Prior Acts Coverage
What is 'Prior Acts Coverage'
Prior acts coverage is an insurance policy feature that covers claims made on insurable events that occurred prior to a policy’s purchase. This simplifies insurance matters for holders of liability insurance who change insurance providers.
BREAKING DOWN 'Prior Acts Coverage'
Prior acts coverage typically gets sold in the context of liability insurance, which protects entities from suffering legal repercussions for certain activities they undertake that inadvertently cause injury or damage to others. For example, malpractice insurance may cover legal costs and damages in the event a patient sued a medical practitioner for the provision of negligent care. Since these claims can take time to adjudicate, a business could easily end up filing a claim for an action it committed a year or more earlier.
Insurance companies offering prior acts coverage usually provide a retroactive date at some point prior to the first date of the coverage period. The insurance company will then cover any claims filed for events that occurred after the retroactive date, even if those events took place when the business or entity involved had insurance from another provider.
Example of Prior Acts Coverage
Medical malpractice insurance rates vary widely from state to state and based upon the type of practice a doctor has. Policies clearly identify their effective dates and the risks that policy will cover. In other words, the policy will cover any claims made during the coverage period for any actions taken during the coverage period. Without extra coverage, however, a doctor who switches malpractice insurance carriers at the beginning of the year to take advantage of better premiums would have a problem if a claim arose in March for a procedure the doctor performed the previous June.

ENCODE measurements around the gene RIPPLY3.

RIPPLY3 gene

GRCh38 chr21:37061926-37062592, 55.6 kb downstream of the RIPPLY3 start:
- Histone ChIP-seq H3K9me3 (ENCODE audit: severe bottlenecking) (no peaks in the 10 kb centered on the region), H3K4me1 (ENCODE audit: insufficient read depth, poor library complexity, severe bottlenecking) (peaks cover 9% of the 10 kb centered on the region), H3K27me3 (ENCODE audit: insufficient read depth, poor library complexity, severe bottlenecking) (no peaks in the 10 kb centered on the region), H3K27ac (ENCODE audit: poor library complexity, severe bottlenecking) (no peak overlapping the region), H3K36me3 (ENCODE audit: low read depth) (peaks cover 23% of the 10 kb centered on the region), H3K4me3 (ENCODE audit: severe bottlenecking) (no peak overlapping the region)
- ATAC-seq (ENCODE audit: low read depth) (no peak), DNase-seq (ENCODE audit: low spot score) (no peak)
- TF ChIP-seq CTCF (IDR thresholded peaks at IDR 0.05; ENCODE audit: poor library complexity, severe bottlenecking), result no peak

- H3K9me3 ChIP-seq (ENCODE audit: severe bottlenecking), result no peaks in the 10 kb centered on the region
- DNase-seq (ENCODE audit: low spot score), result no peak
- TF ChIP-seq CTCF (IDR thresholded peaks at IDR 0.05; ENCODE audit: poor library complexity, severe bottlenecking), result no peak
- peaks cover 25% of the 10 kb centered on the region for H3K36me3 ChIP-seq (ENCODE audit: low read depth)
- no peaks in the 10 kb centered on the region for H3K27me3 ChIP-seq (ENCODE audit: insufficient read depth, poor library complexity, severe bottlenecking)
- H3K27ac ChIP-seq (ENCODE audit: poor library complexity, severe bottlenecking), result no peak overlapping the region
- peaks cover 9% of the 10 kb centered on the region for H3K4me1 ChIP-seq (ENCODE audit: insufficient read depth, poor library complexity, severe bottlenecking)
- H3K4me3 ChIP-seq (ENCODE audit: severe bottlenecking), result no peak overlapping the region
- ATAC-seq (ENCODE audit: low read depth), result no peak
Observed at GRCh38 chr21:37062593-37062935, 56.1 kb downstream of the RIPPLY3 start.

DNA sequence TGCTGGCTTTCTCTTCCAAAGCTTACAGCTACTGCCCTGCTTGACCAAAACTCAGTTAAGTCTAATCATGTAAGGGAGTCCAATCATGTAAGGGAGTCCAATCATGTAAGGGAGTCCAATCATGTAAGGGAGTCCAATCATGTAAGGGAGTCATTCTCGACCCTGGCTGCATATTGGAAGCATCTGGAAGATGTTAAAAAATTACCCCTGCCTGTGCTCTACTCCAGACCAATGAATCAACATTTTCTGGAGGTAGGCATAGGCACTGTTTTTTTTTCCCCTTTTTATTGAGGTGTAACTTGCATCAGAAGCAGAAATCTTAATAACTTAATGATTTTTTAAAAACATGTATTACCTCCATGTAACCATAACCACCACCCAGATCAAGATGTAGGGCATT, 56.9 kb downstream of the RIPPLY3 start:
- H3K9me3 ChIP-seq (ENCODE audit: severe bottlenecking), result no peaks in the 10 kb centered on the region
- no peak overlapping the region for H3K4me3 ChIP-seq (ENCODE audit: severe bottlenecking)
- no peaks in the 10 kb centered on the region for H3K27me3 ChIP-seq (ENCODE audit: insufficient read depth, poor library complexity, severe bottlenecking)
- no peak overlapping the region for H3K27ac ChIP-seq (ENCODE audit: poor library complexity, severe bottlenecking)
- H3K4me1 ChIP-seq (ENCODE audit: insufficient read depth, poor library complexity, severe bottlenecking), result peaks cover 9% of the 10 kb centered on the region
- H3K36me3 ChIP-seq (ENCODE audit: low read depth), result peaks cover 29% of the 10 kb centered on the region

If the doctor takes out a new malpractice policy that includes prior acts coverage with a retroactive date before June 1 of the previous year, the new coverage will pay the claim. Most claims-made policies automatically apply a retroactive date corresponding with the first date of coverage when insured parties continually renew their policies. Therefore, a doctor covered with such a policy would have no issue filing a claim on a four-year-old case under a policy that the practice continuously renewed for the previous five years.
Full Prior Acts Coverage
Some insurers offer prior acts coverage without a retroactive date. These policies cover any claims made during the coverage period, regardless of when the activity giving rise to the claim took place. Insurers typically shy away from offering full prior acts coverage to individuals or businesses who operated without previous liability insurance coverage on the theory that such customers likely waited to purchase insurance until they perceive a heightened risk of one or more claims.